Yes, The Monk watched last night's Super Bowl and, contrary to the usual idiocy that follows a close game (SI's Don Banks, most of the ESPN crew covering the game), it was NOT the greatest of all time. I've been watching Super Bowls since SB XII -- the Cowboys' thrashing of the Broncos -- and this one was a far cry from some of the best, including the two close ones the Giants won, the two times the Niners topped the Bengals, the Broncos' upset of the Packers and the two others that Kurt Warner played in.
Why? First, because for the first three quarters, the game was a choppy mess. The fourth quarter was fantastic, the Harrison TD was fantastic (although as soon as I saw his convoy and the amount of running room he had coming out of the end zone, I thought he'd go the distance), the Fitzgerald TD was a shock, and the Holmes tap-tap TD was great. The game as a whole (mistakes, bad execution, 17 penalties) . . . not as much.
Second, until the last four minutes of the game, it lacked the tremendous drama of other matchups. The Steelers dominated the game for more than three quarters and then blew it -- the 13-point lead they coughed up was the largest deficit a team had even come back from to take the lead in a Super Bowl (other teams rebounded from larger deficits to tie the game but lost: 1999 Titans [16-0], 2001 Rams [17-3]) but it never seemed they would actually give up the lead until midway through the fourth quarter when the Cards established an offensive rhythm against the Steelers' defense. Contrast that to the two Pittsburgh-Dallas four-quarter long heavyweight fights in the '70s; the underdog rising up to beat the heavy favorite aspect of the Jets', Chiefs', Broncos' (v. Packers), Giants' (v. Patriots) and Patriots' (v. Rams) wins. The Arizona offense -Pittsburgh defense matchup was also less compelling than the immovable force/irresistible object aspect of the Giants-Bills game where a dominant offense (which Arizona was not) collided with a dominant defense.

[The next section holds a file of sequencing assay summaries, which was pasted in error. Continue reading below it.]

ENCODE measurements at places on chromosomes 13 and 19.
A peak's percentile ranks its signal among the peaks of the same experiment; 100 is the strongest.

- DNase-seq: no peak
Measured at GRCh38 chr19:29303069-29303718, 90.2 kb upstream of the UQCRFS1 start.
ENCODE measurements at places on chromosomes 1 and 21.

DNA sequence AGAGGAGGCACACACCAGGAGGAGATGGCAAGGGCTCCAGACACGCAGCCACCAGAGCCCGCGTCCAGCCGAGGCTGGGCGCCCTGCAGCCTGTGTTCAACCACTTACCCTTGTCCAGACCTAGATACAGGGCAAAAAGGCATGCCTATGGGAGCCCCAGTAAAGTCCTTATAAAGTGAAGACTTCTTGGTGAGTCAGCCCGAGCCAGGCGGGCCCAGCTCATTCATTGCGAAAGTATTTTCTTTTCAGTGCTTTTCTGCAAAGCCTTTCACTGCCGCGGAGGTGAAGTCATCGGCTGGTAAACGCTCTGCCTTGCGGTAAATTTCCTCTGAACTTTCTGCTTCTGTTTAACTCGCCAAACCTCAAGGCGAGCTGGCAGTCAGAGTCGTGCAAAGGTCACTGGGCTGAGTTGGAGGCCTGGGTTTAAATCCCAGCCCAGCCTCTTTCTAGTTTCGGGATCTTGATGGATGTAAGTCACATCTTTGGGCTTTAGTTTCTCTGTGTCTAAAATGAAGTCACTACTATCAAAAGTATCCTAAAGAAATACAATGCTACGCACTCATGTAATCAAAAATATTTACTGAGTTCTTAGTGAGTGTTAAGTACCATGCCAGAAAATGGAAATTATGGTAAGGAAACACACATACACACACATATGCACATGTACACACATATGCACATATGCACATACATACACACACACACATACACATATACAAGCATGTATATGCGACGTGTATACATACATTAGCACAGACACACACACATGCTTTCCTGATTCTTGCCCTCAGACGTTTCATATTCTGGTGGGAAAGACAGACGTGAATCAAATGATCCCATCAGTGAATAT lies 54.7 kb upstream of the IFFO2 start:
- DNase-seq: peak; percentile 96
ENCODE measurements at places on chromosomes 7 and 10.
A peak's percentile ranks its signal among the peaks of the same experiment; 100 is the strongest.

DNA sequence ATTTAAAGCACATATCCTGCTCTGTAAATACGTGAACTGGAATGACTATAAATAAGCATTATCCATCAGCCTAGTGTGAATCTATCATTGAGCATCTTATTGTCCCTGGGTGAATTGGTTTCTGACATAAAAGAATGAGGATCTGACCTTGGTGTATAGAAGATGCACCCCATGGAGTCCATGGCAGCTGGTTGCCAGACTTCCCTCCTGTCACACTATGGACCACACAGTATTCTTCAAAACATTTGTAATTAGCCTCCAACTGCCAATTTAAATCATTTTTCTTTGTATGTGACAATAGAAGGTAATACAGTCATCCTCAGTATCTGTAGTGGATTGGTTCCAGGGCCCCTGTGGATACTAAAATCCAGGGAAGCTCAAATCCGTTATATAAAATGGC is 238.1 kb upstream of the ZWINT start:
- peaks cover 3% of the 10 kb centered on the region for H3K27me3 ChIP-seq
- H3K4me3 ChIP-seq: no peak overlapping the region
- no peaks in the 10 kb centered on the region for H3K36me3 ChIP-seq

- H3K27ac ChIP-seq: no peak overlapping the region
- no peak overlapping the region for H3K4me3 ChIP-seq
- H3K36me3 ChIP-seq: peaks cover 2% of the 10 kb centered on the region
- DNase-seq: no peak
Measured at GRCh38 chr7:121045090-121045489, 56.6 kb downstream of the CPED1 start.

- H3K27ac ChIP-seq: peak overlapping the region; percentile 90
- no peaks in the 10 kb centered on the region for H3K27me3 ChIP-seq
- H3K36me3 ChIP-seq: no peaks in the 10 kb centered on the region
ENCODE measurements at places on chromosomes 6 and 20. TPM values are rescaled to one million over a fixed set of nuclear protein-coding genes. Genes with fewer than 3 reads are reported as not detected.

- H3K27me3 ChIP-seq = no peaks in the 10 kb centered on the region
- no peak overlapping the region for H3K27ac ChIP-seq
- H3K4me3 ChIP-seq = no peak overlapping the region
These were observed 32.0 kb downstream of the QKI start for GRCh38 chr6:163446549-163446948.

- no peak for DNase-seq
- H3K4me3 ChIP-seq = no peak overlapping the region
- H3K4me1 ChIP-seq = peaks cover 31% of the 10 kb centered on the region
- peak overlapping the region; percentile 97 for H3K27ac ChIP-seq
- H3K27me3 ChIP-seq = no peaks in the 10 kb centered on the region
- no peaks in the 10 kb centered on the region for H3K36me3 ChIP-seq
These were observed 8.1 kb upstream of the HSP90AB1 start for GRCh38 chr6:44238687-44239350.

Third, it lacked overall importance. The Steelers' quest for ring #6 was far less momentous than the Patriots' attempt to cap an undefeated season, the Broncos' shocking upset of the Packers to break the NFC's 13-year winning streak, the Dolphins' successful finish to their 17-0 season, the Jets' and Chiefs' drubbing those allegedly superior NFL teams, or even the Steelers' own greatest glory when they won their fourth Super Bowl in six seasons 29 years ago.